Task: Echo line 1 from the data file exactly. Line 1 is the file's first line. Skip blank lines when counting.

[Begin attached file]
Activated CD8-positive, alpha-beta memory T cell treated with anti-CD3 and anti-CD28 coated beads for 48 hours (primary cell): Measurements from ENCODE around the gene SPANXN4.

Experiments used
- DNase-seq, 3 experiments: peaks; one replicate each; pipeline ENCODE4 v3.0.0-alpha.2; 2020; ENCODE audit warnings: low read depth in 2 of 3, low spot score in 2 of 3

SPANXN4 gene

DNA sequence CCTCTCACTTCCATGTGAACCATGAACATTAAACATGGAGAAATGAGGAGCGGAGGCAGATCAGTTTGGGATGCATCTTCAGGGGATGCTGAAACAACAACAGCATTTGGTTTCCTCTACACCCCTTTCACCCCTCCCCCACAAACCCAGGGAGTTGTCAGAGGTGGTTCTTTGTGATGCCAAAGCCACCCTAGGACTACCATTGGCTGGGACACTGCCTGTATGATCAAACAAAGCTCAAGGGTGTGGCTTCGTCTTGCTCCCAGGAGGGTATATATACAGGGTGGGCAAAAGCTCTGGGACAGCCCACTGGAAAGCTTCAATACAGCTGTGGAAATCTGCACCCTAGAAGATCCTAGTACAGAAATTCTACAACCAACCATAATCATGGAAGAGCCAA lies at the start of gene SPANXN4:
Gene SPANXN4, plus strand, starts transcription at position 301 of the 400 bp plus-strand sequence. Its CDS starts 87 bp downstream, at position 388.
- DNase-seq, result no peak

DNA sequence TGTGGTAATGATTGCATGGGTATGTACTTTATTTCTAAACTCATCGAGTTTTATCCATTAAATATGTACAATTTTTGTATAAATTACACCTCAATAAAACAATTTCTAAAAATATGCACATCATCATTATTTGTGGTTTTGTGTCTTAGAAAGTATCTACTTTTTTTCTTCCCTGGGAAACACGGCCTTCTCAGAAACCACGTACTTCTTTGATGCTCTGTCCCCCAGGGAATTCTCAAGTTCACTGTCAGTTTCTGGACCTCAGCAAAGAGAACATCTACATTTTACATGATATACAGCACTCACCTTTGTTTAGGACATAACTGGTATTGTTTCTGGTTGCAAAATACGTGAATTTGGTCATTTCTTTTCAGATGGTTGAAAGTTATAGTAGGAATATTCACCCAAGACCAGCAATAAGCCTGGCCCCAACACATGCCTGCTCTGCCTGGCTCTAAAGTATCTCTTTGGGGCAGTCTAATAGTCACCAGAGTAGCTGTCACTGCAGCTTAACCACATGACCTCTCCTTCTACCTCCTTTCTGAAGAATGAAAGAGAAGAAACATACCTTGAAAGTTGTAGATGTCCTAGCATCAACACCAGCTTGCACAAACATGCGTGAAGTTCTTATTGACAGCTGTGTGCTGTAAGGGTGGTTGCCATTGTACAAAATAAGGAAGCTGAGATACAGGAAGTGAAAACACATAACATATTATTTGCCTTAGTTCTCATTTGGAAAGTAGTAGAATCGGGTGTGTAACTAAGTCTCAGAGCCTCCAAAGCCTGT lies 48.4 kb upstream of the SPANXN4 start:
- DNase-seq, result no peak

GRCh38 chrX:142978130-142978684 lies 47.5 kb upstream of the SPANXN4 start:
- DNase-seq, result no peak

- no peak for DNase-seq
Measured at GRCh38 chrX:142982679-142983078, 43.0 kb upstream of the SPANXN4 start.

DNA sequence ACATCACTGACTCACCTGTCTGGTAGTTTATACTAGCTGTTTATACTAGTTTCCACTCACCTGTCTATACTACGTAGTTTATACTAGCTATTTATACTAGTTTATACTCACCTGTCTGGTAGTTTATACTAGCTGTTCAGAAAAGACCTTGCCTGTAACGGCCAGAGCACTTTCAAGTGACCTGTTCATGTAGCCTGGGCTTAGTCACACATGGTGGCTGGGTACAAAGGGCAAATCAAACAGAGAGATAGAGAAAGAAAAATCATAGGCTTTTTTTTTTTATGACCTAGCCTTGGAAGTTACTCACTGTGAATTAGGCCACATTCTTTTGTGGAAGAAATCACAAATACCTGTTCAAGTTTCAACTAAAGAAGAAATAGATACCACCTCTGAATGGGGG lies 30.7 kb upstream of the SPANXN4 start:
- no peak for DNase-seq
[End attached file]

Activated CD8-positive, alpha-beta memory T cell treated with anti-CD3 and anti-CD28 coated beads for 48 hours (primary cell): Measurements from ENCODE around the gene SPANXN4.